This past Thursday, I had to make a class presentation in Press In America. My presentation was my interest in the website, Internet Movie Database (IMDb). I described the sites aspect of incorporating an internet library of every feature film including the actors, director, and/or producers. I said the website turns me into a moviegoer and a fan.
Whenever I’m with my friends they come to me when they need to know something about a movie. I even play a character on the campus show New Paltz Critics called Anthony the-Movie-Man Frederick. Professor Howard Good wondered if my expertise was to acquire a social status. At first I said no, but then subconsciously realized yes. I guess it’s nice for your friends to rely on you for something once in a while. Good then asked me, why I cared about movies or why I enjoyed it so much. When I thought hard, I couldn’t find an answer. My class presentation was now open for discussion. I discovered that such websites as IMDb.com, Wikipedia, Rotten Tomatoes or other entertainment databases drown us into the media culture. Instead of becoming more self aware for informative issues, I’m spending my time hailing and studying stars which most consider a useless task. Another example of saturated culture was when I went to see the midnight showing of Harry Potter and the Deathly Hallows Part 1.
Thursday night my friends and I had tickets for a 12:09 a.m. showing and got to the theater by 10 p.m. The line started from the front doors, crossed down the hallway, looped around the next hallway where the theaters were. This line was for people who had already bought the tickets. We all happened to have ten tickets because all 16 theater rooms were sold out. It was a zoo of young teenagers to college students, some dressed up in Hogwarts school uniforms, others as witches, and those with large spectacles and a lightning scar on their forehead. My friends and I were at a standstill for about two hours. When I leaned towards the wall I starred at the crowd. One girl was reading a textbook, someone was looking at their cell phone and two others were playing a Pong like game on an I-Pad, tapping on a flat computer screen.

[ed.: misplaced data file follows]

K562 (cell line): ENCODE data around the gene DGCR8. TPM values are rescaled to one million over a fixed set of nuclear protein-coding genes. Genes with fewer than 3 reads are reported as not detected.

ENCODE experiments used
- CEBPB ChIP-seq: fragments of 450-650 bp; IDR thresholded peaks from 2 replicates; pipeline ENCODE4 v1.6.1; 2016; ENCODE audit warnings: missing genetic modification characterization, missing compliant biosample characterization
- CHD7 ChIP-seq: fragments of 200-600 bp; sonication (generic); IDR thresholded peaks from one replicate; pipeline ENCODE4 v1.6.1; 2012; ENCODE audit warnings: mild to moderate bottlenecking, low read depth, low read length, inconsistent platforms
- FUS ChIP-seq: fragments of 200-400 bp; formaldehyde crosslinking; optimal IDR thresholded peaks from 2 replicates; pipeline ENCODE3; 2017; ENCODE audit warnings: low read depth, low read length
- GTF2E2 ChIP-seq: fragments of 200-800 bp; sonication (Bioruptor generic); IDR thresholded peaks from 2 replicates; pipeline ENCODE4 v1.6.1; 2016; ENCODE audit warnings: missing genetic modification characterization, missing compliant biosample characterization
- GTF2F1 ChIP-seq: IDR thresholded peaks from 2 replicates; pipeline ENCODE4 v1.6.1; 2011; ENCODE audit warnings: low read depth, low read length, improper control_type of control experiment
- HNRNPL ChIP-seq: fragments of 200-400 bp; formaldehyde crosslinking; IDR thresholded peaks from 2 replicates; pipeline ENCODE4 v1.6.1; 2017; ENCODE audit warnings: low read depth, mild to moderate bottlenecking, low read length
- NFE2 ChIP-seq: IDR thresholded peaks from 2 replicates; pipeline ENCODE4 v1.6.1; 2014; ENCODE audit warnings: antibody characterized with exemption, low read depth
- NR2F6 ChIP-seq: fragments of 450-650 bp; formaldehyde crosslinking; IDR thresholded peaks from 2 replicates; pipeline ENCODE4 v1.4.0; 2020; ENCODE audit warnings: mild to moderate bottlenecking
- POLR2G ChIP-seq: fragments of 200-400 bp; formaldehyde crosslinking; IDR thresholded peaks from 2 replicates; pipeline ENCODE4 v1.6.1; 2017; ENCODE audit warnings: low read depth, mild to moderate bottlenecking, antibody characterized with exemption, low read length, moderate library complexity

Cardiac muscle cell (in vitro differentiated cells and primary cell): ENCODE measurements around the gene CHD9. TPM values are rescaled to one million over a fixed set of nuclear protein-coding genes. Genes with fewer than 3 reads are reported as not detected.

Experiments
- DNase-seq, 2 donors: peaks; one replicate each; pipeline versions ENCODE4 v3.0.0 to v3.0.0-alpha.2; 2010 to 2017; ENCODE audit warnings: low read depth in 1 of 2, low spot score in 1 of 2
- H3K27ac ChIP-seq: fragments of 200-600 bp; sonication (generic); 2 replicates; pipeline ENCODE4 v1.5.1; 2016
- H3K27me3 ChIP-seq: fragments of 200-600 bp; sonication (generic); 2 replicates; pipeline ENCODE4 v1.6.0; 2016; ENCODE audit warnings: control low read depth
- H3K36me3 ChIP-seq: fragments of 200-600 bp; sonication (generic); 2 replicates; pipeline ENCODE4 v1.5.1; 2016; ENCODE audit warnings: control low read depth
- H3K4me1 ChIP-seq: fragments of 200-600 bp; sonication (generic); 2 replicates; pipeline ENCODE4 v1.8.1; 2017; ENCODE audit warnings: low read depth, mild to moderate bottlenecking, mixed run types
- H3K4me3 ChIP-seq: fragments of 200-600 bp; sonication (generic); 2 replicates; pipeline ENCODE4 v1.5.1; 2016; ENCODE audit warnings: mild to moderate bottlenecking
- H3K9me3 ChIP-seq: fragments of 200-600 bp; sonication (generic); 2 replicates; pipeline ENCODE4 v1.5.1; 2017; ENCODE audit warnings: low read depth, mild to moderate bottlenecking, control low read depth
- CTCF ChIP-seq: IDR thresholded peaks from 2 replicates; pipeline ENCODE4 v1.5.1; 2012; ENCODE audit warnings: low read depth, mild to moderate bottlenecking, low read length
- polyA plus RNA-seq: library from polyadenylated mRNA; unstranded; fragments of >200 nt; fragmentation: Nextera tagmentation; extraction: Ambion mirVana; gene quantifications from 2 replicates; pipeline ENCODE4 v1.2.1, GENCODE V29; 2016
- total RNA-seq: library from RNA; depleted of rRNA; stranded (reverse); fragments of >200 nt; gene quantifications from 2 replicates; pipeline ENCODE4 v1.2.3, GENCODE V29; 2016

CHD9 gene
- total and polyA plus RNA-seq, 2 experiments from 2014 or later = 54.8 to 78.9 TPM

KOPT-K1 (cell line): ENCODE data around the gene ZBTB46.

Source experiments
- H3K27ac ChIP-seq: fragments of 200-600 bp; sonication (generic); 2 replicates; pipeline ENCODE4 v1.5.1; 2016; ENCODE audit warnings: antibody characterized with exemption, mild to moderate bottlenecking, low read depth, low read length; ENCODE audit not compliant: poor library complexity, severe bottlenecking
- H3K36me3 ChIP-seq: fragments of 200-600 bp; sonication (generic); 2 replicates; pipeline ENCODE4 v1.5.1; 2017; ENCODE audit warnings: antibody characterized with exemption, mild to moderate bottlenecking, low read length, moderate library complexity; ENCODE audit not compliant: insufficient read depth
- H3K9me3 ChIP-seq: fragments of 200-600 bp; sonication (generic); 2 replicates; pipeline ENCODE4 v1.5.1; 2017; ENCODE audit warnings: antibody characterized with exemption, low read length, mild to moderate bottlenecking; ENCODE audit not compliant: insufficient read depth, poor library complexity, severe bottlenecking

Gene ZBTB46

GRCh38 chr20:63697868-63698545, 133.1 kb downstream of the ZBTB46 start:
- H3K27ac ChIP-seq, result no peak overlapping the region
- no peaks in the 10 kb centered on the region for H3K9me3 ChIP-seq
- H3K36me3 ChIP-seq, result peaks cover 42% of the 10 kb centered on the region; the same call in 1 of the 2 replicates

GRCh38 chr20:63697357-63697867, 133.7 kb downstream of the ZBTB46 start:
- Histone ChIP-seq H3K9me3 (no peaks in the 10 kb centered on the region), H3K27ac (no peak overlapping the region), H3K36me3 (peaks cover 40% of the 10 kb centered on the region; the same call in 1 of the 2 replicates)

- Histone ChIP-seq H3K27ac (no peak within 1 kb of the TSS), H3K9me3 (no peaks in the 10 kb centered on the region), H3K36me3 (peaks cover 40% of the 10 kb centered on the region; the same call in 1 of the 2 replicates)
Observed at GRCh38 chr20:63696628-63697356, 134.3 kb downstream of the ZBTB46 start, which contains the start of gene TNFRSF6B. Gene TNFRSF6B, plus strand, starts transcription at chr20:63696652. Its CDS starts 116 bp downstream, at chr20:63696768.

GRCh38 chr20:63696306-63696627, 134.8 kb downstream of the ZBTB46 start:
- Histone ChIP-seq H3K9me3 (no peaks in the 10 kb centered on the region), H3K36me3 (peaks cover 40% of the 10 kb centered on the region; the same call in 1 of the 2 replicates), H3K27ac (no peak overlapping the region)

After the movie was finished, getting out of the theater was another task. After I went to the bathroom and went outside I lost all my friends. Instead there was a swarming of people moving and pushing ahead. I ran into the parking lot looking around and couldn’t find anyone I knew. I started feeling dizzy and disoriented. I tried calling my friend from my cell phone but it didn’t go through. I then asked a group of people to borrow a cell phone and surprisingly they had none. I was surrounded and overwhelmed by a media culture but when I needed the phone the most no one could provide with one. I decided to get to the stairs and see where my friends were from a distance. Within a minute, I saw my friends beneath the staircase. I got into my friends car and took a deep breath. Harry Potter was everywhere and I managed to escape the depths of media saturation.